AS THE COMPLEX mechanisms in the draft constitution for curbing corruption and crises have been revealed, some critics predict that the impacts of these measures will be felt profoundly not only by political structures and politicians, but also by the peo
Under the charter draft, public policies are principally addressed under the section concerning fundamental policies of the state, and a separate section concerning reform plans. Both would be closely “supervised” by particular structures including an unelected Senate for the first five years of a civilian government.
Other sections require an elected government to come up with advance planning and reporting as well as auditing for any policies it proposes.
Attasit Pankaew, a Thammasat University political scientist, said it was not only the parliamentary structure that we have to look at to see the political landscape after the election in 2017. Rather, the reform plans and the so-called national strategy pushed by the military’s National Council for Peace and Order (NCPO) and its National Reform Steering Assembly also have to be watched closely.
According to the draft constitution, the government would have to report the progress of reform to the junta-selected Senate. And the government would have to follow strictly the junta-imposed 20-year national strategy as well, he said.
What this means is that the government and the political parties will not be able to pursue their own policies freely because they will limited by the reform agenda, the national strategy, and the independent organisations.
Populist policies to be monitored
In addition, potential populist policies would be closely monitored by independent agencies that could take action powerful enough even to remove members of the executive branch from office.
The politicians would have to adapt to the new rules. This means their policies would also be adapted accordingly.
As such, the challenge would lie in how much politicians could compromise on the reform plans, the national strategy, and their own policies when they clearly contradict one another, he said. Attasit said that, for example, some populist policies favoured by the people might not be allowed by the reforms or the rules set by this regime.
“The new political landscape set by the constitution as such would have an impact not only on politicians, but also on the people,” he said.
“Many people could feel left out when politics [remains] under the thumb of the current regime. They would feel like they do not matter, because after all, they don’t get to choose their own PM or the ruling political parties. They don’t get to voice what kind of policies they want. Everything is dictated by the elite, the powers that be.”
Attasit said this present charter draft had designed public-policy development in such a way that people could eventually lose faith in politics, and in the long run democracy would retreat and become unhealthy as a result. Yuthaporn Issarachai, a political-science scholar and a vice rector at Sukhothai Thammathirat Open University, agreed, saying that such a system would undermine people’s participation in politics, and it could doom the development of democracy in the country.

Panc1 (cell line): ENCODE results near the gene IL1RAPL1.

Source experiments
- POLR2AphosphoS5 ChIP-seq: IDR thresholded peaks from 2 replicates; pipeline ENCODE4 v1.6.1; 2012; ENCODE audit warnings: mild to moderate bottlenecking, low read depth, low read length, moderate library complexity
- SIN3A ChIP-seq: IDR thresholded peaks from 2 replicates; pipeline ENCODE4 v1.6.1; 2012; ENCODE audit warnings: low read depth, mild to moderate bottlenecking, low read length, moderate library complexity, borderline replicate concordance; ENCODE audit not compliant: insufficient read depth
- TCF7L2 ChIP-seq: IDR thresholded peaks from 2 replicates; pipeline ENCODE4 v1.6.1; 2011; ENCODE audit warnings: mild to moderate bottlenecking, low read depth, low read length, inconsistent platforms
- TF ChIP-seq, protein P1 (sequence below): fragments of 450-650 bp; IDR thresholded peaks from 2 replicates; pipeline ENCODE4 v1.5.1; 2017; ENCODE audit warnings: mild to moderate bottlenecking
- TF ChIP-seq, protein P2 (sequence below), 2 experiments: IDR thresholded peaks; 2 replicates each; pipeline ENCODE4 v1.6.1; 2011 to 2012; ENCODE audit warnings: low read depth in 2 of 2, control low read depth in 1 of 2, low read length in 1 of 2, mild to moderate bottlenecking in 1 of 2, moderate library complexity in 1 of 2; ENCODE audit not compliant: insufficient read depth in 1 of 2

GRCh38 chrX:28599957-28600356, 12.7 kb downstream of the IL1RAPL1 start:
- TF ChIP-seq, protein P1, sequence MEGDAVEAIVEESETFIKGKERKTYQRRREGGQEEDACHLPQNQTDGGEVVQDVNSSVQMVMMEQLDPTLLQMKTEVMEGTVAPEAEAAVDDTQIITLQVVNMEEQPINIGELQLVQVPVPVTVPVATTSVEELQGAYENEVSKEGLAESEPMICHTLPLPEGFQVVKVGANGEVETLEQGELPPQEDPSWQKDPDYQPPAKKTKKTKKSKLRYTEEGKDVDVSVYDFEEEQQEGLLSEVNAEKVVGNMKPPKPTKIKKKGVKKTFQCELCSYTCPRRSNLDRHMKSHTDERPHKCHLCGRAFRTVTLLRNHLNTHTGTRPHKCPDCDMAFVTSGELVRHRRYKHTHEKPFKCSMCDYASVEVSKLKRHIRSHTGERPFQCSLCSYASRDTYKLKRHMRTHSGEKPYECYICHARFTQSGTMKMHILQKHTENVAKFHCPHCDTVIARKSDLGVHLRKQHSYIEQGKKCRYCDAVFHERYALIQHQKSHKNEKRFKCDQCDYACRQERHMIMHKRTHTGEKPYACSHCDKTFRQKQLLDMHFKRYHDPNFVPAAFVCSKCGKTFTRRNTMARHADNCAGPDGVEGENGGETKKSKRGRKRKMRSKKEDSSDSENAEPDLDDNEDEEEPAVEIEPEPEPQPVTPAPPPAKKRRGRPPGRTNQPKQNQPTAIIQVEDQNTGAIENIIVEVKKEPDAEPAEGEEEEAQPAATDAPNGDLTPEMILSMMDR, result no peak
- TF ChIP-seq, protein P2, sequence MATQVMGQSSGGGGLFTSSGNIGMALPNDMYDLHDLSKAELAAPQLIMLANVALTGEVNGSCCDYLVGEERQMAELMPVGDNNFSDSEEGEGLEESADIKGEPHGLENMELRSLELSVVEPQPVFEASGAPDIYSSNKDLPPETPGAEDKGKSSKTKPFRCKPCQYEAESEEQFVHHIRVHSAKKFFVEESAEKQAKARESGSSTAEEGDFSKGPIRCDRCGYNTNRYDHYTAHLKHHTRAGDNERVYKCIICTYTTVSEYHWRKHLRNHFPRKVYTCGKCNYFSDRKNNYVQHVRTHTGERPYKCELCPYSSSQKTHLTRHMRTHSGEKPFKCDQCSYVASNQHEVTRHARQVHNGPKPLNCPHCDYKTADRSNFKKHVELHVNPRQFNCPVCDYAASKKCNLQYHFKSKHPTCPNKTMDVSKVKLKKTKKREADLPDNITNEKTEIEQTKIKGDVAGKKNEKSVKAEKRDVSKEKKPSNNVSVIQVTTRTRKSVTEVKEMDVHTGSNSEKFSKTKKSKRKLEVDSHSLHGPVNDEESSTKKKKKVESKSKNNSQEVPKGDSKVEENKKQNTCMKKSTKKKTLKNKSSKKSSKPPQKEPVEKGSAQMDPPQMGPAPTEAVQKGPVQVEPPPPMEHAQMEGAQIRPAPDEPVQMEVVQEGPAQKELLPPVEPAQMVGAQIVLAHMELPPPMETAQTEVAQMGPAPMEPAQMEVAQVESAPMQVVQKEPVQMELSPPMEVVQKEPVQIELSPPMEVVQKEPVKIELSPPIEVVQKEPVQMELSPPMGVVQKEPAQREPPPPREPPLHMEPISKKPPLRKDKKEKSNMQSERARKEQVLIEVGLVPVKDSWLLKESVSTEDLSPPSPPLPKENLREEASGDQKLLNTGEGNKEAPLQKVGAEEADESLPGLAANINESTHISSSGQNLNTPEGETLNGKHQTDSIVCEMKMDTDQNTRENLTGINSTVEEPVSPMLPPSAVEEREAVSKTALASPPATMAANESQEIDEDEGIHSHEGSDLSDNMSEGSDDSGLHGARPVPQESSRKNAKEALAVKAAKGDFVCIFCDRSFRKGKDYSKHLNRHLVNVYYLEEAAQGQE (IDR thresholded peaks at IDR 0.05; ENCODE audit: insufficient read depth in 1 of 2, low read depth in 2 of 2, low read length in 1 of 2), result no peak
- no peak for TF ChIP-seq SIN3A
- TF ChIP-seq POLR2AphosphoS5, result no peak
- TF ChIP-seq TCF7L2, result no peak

Democracy roadway, no destination
He said democracy was the roadway, not the destination. Although the reform plans and the national strategy arose from good intentions, they could be harmful if they turn aside the democratic process of learning among the people. Some other political critics are concerned about the consequences the charter may have on the political structure in the long run.
Sukhum Nualsakul, formerly a rector of Ramkhamhaeng University, who participated in a quasi-democracy in the late 1970s, told The Nation that Thailand was on the brink of going back to that era allowed under the 1978 Constitution, especially via the newly designed single-ballot system.
In the eyes of Sukhum, the single-ballot system would weaken the big parties and tend to favour the medium-sized ones, yielding them more bargaining power. So it is very likely that the country will have a coalition government after the election.
“Such a system gives way to the country getting an outside prime minister. This is not to mention the fact that [junta-selected] senators could choose the PM alongside the MPs,” the noted political scientist said.
Siripan Noksuan Sawasdee, a political-science lecturer at Chulalongkorn University, added that the junta would have the power to dictate who the next prime minister would be. This would be carried out through the 250 unelected senators. Under the draft constitution, these senators would technically be appointed by the NCPO, and with the additional question proposed to go with the charter referendum, they would have the authority to approve a prime minister.
So that is like the NCPO itself choosing a PM, also because the single-ballot system allows no party to have a majority voice, she said. The Senate, she is quite certain, would become the determining factor in shaping the country’s political structure and people’s fates.